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December 2, 2019

Translation: freelancing or in-house?


There are two types of translators in this world: freelance translators and in-house translators working for a translation agency. It is no secret that working as a freelance translator you will be paid more than working for a translation agency, but is it all about the money? Maybe is the idea of becoming your own boss or the possibility to be location independent?


  • Flexibility

Freelance translators enjoy a flexibility that not many other professionals do. Most of them work from home and since translation requires very little equipment, you can take your office wherever you want. Besides, there is no need to stick to a fixed schedule or dressing code; you can just find the time of the day that better works for you and plan your work around your life and not the other way around!

When you are a freelancer you get to decide the hours you work, the rates you charge, which projects you take and which you turn down and how many days of vacation you want. You more or less have the ability to customize your job, thus having a much better work-life balance. 

On the contrary, if you are working in house, you won’t be able to choose the projects you want to work on and you will have a fixed amount of vacation days. And if you happen to work better during the night hours, you will have to do your best efforts to be productive during the office hours.

But this rigidity comes with a huge advantage: security.


  • Security, Salary and Perks

Being someone else’s employee means that you will have a salary at the end of the month regardless of the amount of words you translate. Knowing that you have a fixed income, paid sick leave and vacation days, insurance and other perks is a comforting feeling for most of us.

Being a freelancer, you decide how much money you want to make and you can control your earning capacity (you stablish your own rates, decide your clients and determine how much work to take on). However, consistent work is not guaranteed as the incoming work fluctuates. This uncertainty is definitely not for everyone. 

Of course, there are some ways to be safe during these periods, but they will require you work harder on the peak months and have good money management skills so that you can save enough in the good months to be covered during the bad ones.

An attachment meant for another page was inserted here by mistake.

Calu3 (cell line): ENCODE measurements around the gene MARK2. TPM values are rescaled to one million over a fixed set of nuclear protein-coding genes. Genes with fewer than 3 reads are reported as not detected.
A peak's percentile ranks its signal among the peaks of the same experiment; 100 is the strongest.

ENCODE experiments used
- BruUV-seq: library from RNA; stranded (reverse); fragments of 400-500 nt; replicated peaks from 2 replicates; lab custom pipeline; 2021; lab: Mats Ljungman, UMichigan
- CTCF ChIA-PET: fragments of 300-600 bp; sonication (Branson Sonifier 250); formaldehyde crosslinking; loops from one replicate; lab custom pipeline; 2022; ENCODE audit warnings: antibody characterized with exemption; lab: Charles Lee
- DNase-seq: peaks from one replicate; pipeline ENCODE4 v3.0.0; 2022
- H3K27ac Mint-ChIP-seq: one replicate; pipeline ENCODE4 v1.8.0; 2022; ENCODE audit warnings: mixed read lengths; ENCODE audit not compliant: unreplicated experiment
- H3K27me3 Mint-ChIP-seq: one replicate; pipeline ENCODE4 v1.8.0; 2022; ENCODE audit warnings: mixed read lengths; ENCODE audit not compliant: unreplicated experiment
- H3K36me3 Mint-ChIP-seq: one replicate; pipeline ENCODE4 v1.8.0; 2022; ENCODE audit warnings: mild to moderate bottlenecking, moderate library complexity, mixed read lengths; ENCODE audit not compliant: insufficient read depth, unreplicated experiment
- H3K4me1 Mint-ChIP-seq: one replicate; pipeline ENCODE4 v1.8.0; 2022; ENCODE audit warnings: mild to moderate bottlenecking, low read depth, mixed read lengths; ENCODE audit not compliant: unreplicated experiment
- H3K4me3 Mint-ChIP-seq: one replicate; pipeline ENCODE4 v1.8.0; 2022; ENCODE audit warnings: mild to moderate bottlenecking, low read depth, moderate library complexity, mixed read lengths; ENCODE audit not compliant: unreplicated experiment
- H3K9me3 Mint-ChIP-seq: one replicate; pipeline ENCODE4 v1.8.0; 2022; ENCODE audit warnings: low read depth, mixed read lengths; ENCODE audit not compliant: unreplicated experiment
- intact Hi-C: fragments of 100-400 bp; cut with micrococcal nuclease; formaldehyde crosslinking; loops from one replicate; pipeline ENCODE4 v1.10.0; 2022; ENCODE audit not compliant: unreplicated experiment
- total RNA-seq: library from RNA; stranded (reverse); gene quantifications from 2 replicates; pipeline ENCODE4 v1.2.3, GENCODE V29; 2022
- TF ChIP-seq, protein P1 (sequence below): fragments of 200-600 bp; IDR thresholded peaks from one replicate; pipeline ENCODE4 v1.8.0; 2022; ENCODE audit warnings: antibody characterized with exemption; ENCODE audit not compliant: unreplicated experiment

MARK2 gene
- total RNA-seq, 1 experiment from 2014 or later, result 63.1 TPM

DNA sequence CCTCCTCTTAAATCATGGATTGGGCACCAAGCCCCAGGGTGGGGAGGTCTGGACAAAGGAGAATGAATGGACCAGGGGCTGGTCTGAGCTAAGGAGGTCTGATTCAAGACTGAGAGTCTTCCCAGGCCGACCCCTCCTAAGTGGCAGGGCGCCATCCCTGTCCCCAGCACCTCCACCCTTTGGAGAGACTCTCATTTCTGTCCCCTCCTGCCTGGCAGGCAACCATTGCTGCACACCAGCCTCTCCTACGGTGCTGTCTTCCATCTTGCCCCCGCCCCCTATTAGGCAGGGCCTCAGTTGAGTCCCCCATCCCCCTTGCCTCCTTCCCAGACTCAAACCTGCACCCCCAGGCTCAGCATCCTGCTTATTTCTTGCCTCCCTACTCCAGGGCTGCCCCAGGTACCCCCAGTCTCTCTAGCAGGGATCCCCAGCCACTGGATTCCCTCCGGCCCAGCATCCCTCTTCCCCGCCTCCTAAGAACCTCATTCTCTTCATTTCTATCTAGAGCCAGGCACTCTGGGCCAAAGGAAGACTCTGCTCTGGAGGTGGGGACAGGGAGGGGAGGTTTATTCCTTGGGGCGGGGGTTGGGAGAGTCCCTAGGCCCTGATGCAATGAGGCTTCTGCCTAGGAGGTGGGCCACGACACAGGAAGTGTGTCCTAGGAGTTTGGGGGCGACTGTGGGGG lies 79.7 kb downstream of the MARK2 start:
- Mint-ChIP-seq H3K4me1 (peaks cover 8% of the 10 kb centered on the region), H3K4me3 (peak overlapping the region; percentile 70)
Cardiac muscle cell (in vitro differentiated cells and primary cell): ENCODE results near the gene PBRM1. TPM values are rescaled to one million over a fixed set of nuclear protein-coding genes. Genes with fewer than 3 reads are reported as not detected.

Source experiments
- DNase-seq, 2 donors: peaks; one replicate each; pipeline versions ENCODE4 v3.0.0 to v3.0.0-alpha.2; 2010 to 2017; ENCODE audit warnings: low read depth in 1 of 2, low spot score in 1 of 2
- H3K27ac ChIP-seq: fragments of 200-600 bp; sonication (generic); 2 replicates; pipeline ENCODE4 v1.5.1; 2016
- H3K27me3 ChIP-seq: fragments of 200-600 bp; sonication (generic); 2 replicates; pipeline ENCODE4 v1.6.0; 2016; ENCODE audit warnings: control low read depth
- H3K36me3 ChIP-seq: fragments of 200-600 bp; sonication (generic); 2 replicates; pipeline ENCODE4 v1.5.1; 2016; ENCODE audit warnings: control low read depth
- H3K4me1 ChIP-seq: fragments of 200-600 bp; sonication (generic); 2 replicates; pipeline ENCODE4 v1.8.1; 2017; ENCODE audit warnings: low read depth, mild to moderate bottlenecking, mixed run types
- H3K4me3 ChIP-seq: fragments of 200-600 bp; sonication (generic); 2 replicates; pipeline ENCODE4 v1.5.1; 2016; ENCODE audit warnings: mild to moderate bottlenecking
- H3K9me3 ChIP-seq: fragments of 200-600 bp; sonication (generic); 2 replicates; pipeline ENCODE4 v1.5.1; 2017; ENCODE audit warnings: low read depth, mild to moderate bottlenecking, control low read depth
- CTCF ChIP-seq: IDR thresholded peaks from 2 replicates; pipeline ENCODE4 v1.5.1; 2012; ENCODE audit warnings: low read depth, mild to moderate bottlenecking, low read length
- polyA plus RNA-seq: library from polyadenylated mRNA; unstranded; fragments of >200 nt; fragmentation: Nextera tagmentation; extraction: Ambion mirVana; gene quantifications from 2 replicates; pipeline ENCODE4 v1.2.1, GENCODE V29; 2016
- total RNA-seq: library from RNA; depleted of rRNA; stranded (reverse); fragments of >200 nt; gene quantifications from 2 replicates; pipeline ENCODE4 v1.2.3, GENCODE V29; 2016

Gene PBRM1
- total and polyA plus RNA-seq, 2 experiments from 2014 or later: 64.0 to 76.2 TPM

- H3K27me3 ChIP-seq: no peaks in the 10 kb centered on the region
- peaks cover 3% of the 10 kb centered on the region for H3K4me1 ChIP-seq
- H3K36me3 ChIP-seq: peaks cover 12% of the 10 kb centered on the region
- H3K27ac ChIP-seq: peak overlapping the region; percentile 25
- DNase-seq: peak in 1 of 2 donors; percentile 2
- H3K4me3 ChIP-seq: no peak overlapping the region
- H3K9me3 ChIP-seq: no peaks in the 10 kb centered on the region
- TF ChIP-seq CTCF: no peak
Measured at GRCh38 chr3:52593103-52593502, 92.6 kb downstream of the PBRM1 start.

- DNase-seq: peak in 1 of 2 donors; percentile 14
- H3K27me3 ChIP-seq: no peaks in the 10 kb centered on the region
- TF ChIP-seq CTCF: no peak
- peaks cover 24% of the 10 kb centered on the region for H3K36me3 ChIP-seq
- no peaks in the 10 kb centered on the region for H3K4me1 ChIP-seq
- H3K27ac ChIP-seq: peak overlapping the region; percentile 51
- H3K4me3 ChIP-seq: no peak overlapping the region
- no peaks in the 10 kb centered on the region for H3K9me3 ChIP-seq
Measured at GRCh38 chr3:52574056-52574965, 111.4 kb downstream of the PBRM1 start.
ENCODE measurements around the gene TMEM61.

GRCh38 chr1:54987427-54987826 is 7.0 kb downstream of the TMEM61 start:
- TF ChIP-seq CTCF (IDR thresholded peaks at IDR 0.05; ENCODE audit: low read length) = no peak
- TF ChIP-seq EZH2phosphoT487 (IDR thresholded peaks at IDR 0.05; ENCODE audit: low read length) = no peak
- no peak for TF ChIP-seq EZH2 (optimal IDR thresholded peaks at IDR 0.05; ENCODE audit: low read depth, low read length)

• Interpersonal Relationships

The office environment has a wealth of other benefits: socializing, interacting with coworkers and the sense of comradery. For the people who simply enjoy the company of others as they work being a freelancer can get lonely at times. However, there are other people who prefer to work by themselves, in the quietness and peacefulness of their own offices.

Having in-house coworkers can make it easier to exchange opinions, questions and problems and learn from others. However, in spite of being able to do all that face to face and fairly instantly in an in-house environment, it does not mean that you cannot do any of those online with other freelancers; however, it takes more effort.


  • Other tasks

One of the most difficult aspects of being a freelancer is that they have to do all the marketing and administrative tasks on their own. Hunting down jobs, gaining and retaining clients, negotiating project conditions, filling tax reports, keeping track of income and expenses, continuing training in their specialization field and… translating. All these tasks can take much time and effort and it requires a high organization capacity and a huge dose of initiative and motivation.

If you work in-house for an agency, you will be free of all that fuss and you will be able to concentrate on translating and gaining experience in your translation field.


So after all, both in-house and freelance translators have equally positive and negative aspects. It is not so much a question of which is objectively better or who makes more money, but rather of what are your individual predispositions and preferences.

Are there any other pros and cons for you? Let us know!


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